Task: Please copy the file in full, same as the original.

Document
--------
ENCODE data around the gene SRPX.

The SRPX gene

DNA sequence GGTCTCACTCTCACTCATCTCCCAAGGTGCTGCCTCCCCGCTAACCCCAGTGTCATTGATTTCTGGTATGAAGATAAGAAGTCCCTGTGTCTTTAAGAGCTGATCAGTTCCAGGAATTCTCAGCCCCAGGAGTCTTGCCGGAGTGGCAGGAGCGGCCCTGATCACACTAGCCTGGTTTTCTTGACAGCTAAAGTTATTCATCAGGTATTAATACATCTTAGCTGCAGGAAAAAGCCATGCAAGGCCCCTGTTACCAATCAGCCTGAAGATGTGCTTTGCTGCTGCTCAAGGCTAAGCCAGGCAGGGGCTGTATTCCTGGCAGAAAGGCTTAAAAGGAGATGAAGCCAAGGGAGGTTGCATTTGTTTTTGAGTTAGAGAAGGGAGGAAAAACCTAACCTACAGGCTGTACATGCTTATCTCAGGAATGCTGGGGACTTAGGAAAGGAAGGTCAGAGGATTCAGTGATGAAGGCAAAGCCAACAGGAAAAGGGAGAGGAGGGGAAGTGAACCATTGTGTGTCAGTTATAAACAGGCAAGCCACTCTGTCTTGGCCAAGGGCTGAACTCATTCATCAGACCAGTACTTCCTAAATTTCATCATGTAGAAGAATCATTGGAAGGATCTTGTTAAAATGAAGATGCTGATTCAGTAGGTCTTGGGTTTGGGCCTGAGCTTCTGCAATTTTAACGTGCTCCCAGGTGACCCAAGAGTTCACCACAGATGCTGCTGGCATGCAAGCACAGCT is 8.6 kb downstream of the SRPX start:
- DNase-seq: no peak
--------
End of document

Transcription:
ENCODE data around the gene SRPX.

The SRPX gene

DNA sequence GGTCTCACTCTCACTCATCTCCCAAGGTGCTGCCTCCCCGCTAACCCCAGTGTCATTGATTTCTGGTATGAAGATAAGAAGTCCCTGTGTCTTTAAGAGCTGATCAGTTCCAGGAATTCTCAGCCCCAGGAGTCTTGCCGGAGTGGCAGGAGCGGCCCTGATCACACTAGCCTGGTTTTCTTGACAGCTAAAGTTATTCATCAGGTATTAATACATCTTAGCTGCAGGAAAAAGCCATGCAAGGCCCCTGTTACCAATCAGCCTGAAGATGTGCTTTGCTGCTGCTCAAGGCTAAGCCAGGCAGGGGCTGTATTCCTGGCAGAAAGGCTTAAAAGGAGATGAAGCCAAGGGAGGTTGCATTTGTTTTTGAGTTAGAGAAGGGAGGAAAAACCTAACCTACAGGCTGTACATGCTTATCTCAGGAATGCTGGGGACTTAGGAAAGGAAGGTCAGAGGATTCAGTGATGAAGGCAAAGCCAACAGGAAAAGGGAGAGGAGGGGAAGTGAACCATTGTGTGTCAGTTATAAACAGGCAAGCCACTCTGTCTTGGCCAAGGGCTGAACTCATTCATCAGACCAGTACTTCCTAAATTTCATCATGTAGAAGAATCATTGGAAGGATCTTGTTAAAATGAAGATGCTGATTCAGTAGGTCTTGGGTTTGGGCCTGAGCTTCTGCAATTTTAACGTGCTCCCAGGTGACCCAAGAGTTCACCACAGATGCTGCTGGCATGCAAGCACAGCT is 8.6 kb downstream of the SRPX start:
- DNase-seq: no peak